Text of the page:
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    The DEA is a terrorist organization responsible for the deaths of more Americans than Al Qaeda, the Taliban and ISIS combined. The “hemp” people need to wake up and realize we need to get Cannabis out of schedule 1 instead of trying to argue that “hemp” is different than “marijuana”

  • 03/14/2017 at 1:10 pm
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    Wow, they used research from SEVENTEEN years ago? And TWENTY years ago? I’m surprised they didn’t cite Valerie Vantreese-Askren for fuxxake

  • Pingback: The DEA Issues Memo—Hemp Derived CBD is a Schedule I Drug and Always Was - 420 Headline

  • 03/14/2017 at 4:53 pm
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    Time to ask your congressman to support HR 975.. https://www.congress.gov/bill/115th-congress/house-bill/975/text
    Don’t wait until the DEA Stormtroopers show up on your doorstep
    “Notwithstanding any other provision of law, the provisions of this subchapter related to marijuana shall not apply to any person acting in compliance with State laws relating to the production, possession, distribution, dispensation, administration or delivery of marijuana,”.

  • 03/14/2017 at 6:38 pm
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    STOP WRITING BULLSHIT! Have you READ the 2004 decision? Have you read the letter from Congress to the DEA about this issue? People may believe what you’re saying here, that some how the DEA has come up with a new law….but you and I both know that’s total bullshit!

    Steve Sarich
    Washington Hemp Commission

  • 03/14/2017 at 8:26 pm
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    What I want to know IS, IS Hemp CBD as good as MJ CBD?????????????? or does it need the THC to work properly????? Anyone with REAL Knowledge of this?????

  • 03/14/2017 at 8:48 pm
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    Actually, I did…And you are not an attorney or law enforcement, though I know you pose as LEo on stage from time to time. Its not bullshit and telling pepople its ok is reckless.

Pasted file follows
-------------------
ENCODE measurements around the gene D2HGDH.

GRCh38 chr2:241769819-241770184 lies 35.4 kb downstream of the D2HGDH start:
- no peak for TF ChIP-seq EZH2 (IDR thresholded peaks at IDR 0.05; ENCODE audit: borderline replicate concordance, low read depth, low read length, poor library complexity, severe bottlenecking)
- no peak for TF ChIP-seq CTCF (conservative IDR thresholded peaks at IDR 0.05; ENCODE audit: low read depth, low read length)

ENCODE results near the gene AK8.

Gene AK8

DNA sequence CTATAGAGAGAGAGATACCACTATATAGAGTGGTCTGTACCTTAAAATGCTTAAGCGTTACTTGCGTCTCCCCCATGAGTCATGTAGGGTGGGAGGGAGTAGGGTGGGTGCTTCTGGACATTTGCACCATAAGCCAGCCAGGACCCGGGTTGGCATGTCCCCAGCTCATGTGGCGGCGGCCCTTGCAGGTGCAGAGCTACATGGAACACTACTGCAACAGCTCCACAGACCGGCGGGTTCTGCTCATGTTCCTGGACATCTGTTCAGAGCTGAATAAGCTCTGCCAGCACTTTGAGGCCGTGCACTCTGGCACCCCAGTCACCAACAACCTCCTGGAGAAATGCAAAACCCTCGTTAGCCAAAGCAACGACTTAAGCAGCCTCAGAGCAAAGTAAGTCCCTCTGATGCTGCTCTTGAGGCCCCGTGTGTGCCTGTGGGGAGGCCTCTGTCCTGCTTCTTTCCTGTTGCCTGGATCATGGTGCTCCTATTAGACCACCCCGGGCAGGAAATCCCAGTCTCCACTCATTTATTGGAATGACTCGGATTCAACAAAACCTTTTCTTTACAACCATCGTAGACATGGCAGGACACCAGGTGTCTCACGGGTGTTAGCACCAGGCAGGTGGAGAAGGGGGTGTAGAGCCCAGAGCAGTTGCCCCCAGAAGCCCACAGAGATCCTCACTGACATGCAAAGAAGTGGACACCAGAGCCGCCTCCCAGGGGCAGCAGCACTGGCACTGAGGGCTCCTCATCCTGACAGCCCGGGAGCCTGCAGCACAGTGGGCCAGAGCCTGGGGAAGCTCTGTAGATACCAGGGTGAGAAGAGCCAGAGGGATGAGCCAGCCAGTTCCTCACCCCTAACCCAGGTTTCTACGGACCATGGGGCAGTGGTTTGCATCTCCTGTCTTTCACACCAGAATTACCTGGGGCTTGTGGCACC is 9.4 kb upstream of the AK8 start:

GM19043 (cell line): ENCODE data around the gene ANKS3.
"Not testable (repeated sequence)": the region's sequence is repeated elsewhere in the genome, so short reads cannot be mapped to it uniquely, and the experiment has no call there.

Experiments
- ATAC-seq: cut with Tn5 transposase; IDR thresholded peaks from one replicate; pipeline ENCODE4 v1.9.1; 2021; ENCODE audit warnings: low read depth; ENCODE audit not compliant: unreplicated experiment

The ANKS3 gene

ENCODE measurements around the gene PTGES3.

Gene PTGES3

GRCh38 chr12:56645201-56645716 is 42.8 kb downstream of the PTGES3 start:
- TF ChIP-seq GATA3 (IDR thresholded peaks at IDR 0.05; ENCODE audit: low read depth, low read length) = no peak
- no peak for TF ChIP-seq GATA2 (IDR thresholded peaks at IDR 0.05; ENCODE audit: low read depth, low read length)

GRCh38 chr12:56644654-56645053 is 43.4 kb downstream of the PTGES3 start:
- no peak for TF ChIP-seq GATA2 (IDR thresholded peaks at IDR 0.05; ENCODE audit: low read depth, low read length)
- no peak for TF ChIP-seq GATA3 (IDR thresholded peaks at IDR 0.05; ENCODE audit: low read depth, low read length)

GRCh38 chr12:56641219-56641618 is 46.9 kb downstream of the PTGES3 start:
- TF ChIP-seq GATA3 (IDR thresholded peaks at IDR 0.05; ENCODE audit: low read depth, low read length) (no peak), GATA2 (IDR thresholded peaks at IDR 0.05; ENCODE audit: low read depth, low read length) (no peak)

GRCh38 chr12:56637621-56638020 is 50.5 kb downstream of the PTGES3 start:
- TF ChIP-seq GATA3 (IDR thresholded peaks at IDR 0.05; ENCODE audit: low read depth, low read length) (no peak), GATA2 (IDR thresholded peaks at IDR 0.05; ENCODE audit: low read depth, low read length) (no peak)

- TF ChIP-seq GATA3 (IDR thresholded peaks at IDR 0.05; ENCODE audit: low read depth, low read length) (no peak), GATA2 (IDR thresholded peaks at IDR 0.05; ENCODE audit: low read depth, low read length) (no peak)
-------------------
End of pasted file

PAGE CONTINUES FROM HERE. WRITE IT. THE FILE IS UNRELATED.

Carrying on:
• 03/15/2017 at 6:10 am
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    Defund the DEA

  • 03/15/2017 at 6:55 pm
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    Whole plant cannabis CBD has the full spectrum of what is good for you in cannabis. There is THC as well. A few can use just CBD, very low THC but most people need the THC as well. I am certainly not an expert on hemp but from what I have read that hemp contains minor canabinoids and is great to use if you are healthy and use it like a vitamin. With anything cannabis, it depends on the person and their condition.

  • 03/15/2017 at 7:15 pm
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    Nobody likes a tattle-tale, Keith. Snitches get stitches. Shame on you for spreading the word on what the DEA actually said. What are you, some kind of reporter? You’re SCARING people, dude. Like the dark scares people. Although arguably you’re actually turning on the lights. But what do I know. I’m just some kind of reporter.

  • 03/18/2017 at 11:56 pm
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    >>> And, if you are sending your CBD extracts out of your state, you should be very weary.>>>
    The correct word is “wary”

  • 03/20/2017 at 8:43 am
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    You seem to be asking the same question and I don’t see this answer so I’ll share… They call it the “Entourage Effect” or may be referred to as the “ensemble effect”. The CBD oil (as long as it contains a high % of CBD) is effective for different ailments. However, when you include a little THC with the CBD, the THC helps “boost” the healing effects of the CBD. The key is to find a product that has THC but not too much so it’s still legal and won’t get you high. Here is an article on the Entourage effect for your reference: https://www.leafly.com/news/cannabis-101/cannabis-entourage-effect-why-thc-and-cbd-only-medicines-arent-g

    In case you were wondering, I am a Hemp Oil distributor. The 3rd party ratio results for our product: 11.2 (CBD): 1 (THC)

  • 03/20/2017 at 4:56 pm
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    I’m confused. Is there a new law that says CBD concentrate is illegal even if it is below the .3 THC level? Can those in states that allow medical, such as Oregon, still produce a CBD concentrate product and be legal? Is this law only about crossing state borders? I am a cancer patient on concentrate in a gel cap at bedtime and want to know what is legal and what is not. If I take my gel caps to California on vacation I’m I now illegal?

  • Pingback: Bismarck Police Raid Health Food Stores for CBD Oil – Oregon Cannabis Connection